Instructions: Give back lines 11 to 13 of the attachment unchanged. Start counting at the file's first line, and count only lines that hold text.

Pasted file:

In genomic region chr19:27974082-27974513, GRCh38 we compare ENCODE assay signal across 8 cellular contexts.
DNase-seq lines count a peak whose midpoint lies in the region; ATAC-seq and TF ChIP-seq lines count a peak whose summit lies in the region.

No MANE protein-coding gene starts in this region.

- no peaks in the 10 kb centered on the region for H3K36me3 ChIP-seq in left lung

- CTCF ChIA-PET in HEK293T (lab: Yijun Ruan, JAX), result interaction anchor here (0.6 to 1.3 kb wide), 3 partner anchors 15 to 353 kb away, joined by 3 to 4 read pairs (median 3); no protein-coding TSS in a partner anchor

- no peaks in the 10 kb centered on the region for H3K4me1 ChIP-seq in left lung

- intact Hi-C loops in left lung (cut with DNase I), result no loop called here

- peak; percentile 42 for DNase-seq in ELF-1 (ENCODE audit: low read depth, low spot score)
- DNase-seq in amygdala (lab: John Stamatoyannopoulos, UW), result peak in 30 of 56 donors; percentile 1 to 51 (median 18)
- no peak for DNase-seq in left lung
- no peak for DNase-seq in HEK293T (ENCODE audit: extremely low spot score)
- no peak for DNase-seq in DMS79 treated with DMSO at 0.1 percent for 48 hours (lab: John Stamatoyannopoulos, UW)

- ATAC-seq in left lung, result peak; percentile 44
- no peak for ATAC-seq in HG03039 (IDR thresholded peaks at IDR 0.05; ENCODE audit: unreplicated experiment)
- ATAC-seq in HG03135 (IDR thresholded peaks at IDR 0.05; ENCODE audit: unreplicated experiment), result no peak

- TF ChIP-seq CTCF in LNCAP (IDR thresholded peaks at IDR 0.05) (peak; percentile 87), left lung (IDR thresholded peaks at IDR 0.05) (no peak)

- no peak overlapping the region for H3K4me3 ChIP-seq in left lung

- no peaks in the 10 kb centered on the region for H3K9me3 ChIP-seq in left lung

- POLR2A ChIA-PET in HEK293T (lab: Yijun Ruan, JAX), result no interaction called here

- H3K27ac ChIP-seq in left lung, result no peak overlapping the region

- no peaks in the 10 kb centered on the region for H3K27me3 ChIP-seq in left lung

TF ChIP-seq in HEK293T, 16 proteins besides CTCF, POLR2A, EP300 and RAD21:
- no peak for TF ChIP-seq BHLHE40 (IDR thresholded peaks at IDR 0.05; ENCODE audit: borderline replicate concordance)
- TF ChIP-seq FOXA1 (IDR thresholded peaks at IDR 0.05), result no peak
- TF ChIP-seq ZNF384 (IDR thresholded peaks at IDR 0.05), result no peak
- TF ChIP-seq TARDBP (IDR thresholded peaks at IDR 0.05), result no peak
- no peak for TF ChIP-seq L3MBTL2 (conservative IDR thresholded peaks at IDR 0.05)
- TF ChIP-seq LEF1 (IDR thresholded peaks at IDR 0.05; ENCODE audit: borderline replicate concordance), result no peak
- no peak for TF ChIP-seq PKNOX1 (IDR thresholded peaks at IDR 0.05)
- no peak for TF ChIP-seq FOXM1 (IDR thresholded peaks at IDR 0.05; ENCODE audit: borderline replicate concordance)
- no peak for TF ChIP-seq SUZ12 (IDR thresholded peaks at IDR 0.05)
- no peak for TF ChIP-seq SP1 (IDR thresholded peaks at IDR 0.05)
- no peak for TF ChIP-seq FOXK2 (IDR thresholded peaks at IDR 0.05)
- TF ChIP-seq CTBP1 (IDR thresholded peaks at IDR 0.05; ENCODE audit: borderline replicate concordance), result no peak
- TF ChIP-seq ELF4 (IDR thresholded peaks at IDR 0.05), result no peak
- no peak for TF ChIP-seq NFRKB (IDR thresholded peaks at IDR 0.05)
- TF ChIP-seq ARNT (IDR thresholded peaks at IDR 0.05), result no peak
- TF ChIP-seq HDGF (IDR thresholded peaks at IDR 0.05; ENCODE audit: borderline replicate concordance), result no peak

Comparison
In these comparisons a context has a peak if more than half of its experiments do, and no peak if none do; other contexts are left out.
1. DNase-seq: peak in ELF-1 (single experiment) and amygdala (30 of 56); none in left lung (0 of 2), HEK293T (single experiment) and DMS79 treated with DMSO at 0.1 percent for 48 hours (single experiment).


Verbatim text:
- no peak for DNase-seq in HEK293T (ENCODE audit: extremely low spot score)
- no peak for DNase-seq in DMS79 treated with DMSO at 0.1 percent for 48 hours (lab: John Stamatoyannopoulos, UW)

- ATAC-seq in left lung, result peak; percentile 44